In the thirty-seventh chapter of The Amber Spyglass, I should stop predicting anything because everything is wrong and worse than I could have ever imagined, but I should have expected this, but whatever, HOLY ME CLOSER, TINY DANCER. Intrigued? Then it’s time for Mark to read The Amber Spyglass.
CHAPTER THIRTY-SEVEN: THE DUNES
I was close, but still so far from the mark. As I spend more time thinking about what I just read, it starts to make sense, and I start to appreciate it all, despite how much it hurts. For this is a story about how we must experience life, all it has to offer, all the possibilities of the human condition, and how to shed those things that prevent us from living.
Will and Lyra’s love is more emotional than sexual, though there is a part of it that is the latter, and I believed that chapter thirty-five was the Temptation and the Fall. I believed (mistakenly) that all that was left was some sort of resolution to tie up the loose ends and send our characters off on their way. I wasn’t even close, because now we see what devastating choice Lyra is faced with, and why it will affect all of the worlds, and why she could never know what her “destiny” was.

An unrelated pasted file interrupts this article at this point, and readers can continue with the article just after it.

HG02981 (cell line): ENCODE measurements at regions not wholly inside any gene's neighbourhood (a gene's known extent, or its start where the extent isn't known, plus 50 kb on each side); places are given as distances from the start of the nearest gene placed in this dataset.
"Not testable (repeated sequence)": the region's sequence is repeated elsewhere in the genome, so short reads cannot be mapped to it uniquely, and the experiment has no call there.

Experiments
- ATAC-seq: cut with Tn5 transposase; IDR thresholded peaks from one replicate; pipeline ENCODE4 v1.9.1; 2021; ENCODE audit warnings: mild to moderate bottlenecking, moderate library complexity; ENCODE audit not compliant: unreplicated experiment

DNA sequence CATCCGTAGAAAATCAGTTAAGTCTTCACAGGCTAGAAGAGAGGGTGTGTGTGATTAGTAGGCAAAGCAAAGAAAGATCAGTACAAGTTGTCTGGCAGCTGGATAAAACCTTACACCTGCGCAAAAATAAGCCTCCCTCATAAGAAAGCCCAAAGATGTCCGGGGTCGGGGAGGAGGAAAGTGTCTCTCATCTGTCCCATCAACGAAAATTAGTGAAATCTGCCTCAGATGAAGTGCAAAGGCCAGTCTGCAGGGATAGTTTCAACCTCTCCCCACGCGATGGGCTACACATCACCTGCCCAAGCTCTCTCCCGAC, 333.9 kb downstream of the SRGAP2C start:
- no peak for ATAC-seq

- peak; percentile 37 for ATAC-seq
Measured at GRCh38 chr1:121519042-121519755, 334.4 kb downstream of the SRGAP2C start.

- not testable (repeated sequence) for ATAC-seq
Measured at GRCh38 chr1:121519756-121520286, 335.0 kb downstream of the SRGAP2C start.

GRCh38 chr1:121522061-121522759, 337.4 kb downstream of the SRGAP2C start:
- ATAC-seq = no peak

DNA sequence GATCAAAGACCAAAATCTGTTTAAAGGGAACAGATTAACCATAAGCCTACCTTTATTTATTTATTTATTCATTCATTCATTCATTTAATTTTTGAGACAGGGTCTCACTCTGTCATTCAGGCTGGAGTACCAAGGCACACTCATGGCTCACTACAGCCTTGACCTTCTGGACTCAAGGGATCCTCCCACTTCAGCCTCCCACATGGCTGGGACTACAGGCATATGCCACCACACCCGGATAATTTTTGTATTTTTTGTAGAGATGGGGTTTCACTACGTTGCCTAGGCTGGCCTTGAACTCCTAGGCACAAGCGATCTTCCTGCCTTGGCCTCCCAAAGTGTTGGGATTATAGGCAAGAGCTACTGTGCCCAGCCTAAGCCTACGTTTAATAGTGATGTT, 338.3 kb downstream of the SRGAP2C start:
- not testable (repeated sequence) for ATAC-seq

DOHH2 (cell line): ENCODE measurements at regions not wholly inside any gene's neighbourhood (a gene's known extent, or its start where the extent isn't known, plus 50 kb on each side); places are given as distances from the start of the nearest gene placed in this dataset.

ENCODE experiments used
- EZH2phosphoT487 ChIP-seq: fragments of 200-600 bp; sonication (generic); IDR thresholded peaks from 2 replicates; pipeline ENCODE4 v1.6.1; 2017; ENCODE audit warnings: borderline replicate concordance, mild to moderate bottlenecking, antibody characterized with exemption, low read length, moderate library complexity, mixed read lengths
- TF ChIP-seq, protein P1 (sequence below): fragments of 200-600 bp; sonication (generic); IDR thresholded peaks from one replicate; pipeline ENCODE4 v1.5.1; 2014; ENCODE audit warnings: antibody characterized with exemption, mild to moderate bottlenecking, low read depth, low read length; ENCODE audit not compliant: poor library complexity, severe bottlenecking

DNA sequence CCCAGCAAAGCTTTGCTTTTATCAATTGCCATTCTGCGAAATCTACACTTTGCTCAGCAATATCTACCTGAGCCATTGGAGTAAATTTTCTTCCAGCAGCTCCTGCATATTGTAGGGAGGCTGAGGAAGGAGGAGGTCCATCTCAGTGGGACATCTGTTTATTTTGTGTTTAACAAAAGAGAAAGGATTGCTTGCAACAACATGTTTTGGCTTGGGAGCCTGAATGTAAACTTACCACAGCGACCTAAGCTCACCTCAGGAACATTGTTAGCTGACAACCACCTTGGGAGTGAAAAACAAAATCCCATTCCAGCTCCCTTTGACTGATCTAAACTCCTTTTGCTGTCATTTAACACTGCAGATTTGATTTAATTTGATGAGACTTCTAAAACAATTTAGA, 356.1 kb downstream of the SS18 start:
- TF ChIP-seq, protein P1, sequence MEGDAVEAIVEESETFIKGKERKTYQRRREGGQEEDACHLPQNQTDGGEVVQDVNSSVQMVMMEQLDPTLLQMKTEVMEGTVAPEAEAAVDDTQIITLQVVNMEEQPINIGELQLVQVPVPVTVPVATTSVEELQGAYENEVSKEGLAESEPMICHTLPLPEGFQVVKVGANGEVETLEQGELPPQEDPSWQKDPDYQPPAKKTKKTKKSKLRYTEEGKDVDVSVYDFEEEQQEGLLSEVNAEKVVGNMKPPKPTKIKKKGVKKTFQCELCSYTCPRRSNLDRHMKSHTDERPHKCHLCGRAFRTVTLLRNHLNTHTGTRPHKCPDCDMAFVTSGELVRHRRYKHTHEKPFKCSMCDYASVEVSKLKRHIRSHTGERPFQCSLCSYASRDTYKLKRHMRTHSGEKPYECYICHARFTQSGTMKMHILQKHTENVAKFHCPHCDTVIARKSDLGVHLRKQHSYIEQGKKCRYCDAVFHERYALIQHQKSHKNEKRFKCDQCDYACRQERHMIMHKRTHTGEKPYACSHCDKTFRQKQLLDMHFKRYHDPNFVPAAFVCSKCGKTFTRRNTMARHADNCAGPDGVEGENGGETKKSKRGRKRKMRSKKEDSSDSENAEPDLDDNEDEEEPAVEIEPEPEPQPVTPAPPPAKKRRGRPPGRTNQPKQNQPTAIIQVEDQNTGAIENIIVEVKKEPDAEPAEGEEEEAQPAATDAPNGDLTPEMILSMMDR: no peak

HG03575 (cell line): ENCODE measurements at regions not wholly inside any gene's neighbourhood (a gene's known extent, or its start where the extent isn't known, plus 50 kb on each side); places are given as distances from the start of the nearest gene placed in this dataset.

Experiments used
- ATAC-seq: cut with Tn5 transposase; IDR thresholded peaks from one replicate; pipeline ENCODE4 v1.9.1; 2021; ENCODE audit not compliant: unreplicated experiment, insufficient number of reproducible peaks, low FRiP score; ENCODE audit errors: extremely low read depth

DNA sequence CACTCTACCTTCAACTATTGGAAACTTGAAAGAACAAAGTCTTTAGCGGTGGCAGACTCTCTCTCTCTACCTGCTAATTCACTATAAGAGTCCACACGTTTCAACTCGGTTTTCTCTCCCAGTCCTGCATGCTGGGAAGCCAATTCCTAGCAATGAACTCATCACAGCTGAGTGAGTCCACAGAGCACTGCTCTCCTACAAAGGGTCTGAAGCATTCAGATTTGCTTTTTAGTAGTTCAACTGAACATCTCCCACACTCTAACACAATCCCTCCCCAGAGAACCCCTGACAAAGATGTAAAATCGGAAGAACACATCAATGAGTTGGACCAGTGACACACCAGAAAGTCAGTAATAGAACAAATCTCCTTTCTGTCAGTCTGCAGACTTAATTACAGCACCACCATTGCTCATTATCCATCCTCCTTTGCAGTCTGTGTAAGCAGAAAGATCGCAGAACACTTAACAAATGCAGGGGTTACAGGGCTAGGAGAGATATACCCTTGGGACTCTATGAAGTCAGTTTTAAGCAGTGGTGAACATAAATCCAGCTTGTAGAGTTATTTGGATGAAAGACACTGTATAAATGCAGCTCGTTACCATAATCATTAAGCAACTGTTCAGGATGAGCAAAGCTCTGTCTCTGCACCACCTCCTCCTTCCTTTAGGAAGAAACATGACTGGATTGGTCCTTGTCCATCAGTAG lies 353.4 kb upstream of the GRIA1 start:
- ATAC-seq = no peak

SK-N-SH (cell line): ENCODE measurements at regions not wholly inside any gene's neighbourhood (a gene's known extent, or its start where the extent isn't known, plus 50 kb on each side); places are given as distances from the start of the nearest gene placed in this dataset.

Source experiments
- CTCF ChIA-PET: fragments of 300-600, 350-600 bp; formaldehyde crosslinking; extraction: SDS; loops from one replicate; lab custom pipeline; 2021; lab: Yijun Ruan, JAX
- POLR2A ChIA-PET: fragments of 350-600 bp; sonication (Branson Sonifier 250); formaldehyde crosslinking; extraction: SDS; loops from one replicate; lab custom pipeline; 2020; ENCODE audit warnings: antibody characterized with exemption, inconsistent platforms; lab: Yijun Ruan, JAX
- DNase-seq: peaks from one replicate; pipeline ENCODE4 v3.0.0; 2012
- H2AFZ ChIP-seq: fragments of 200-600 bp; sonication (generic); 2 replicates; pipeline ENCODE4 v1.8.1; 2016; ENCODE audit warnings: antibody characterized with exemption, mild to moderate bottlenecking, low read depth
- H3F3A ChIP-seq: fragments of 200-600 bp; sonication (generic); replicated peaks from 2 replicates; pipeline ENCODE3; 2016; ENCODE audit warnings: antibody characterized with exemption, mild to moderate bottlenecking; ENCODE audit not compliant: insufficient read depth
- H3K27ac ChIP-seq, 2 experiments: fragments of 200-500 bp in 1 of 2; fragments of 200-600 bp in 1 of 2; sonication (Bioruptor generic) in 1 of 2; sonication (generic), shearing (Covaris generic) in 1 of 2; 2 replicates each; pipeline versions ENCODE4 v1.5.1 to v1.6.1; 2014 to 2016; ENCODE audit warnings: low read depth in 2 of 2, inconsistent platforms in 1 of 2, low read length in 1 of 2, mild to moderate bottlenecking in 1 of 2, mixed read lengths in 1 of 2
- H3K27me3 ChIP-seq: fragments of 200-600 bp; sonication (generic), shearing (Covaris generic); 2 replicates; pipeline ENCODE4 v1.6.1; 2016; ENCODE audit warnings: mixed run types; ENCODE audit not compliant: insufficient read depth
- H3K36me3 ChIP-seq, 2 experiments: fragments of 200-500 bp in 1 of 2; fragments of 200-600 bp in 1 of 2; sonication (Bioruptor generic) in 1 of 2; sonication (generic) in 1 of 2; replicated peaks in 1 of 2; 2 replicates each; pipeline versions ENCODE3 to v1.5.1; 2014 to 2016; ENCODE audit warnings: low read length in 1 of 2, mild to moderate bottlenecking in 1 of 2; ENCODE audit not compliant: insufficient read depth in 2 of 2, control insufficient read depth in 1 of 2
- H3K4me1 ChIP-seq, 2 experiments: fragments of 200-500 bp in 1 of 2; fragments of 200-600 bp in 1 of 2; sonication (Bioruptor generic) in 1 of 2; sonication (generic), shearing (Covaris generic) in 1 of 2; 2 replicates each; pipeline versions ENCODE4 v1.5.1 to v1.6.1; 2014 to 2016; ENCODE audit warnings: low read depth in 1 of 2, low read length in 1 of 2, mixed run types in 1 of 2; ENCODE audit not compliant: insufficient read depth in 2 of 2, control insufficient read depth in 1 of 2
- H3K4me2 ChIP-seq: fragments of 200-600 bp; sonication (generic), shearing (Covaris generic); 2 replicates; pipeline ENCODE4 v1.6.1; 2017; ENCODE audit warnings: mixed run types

Lyra’s temptation? To choose a limited life of love with one person, or to sacrifice that in order to save everyone else.
It’s no surprise that this chapter opens with Will and Lyra exploring the physical world around them, almost as if they’ve forgotten their missing dæmons, enamored by their bodies, their hearts, their minds. It’s a constant acknowledgment of the natural world and how humans are connected to it, and I adore that this is how Pullman introduces what comes right after this. Yes, it does make it more difficult to stomach, in a way, but it’s honest. Isn’t that what this trilogy is about? Not lying to ourselves? The quest for truth?
And it’s truth that Will and Lyra find on that beach, at the foot of the sand dunes. Pantalaimon and Kirjava return to their humans, both in the form of birds, Will overjoyed that he can finally see his own dæmon. God, that joy is so short-lived, and it makes the opening of this chapter so much more crushing to me. It’s made worse by the constricting feeling of satisfaction that Will feels when his Kirjava returns to him, one of the few things in his life that he would remember clearly and plainly sixty years later.